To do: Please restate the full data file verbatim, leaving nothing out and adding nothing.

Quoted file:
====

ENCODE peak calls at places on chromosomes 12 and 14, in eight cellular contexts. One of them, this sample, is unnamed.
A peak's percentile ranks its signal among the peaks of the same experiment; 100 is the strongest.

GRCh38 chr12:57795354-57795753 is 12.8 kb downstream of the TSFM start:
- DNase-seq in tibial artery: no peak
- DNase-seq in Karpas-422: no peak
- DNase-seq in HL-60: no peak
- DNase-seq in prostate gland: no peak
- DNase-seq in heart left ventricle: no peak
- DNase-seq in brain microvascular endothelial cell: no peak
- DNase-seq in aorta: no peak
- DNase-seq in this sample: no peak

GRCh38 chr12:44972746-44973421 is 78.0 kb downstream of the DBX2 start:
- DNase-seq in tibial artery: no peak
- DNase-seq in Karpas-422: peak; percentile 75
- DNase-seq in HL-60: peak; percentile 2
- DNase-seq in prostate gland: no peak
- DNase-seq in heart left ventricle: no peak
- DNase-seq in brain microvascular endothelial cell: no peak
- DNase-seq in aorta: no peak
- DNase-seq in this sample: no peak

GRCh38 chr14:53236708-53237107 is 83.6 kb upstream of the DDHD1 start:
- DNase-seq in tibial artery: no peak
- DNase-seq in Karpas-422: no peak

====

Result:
ENCODE peak calls at places on chromosomes 12 and 14, in eight cellular contexts. One of them, this sample, is unnamed.
A peak's percentile ranks its signal among the peaks of the same experiment; 100 is the strongest.

GRCh38 chr12:57795354-57795753 is 12.8 kb downstream of the TSFM start:
- DNase-seq in tibial artery: no peak
- DNase-seq in Karpas-422: no peak
- DNase-seq in HL-60: no peak
- DNase-seq in prostate gland: no peak
- DNase-seq in heart left ventricle: no peak
- DNase-seq in brain microvascular endothelial cell: no peak
- DNase-seq in aorta: no peak
- DNase-seq in this sample: no peak

GRCh38 chr12:44972746-44973421 is 78.0 kb downstream of the DBX2 start:
- DNase-seq in tibial artery: no peak
- DNase-seq in Karpas-422: peak; percentile 75
- DNase-seq in HL-60: peak; percentile 2
- DNase-seq in prostate gland: no peak
- DNase-seq in heart left ventricle: no peak
- DNase-seq in brain microvascular endothelial cell: no peak
- DNase-seq in aorta: no peak
- DNase-seq in this sample: no peak

GRCh38 chr14:53236708-53237107 is 83.6 kb upstream of the DDHD1 start:
- DNase-seq in tibial artery: no peak
- DNase-seq in Karpas-422: no peak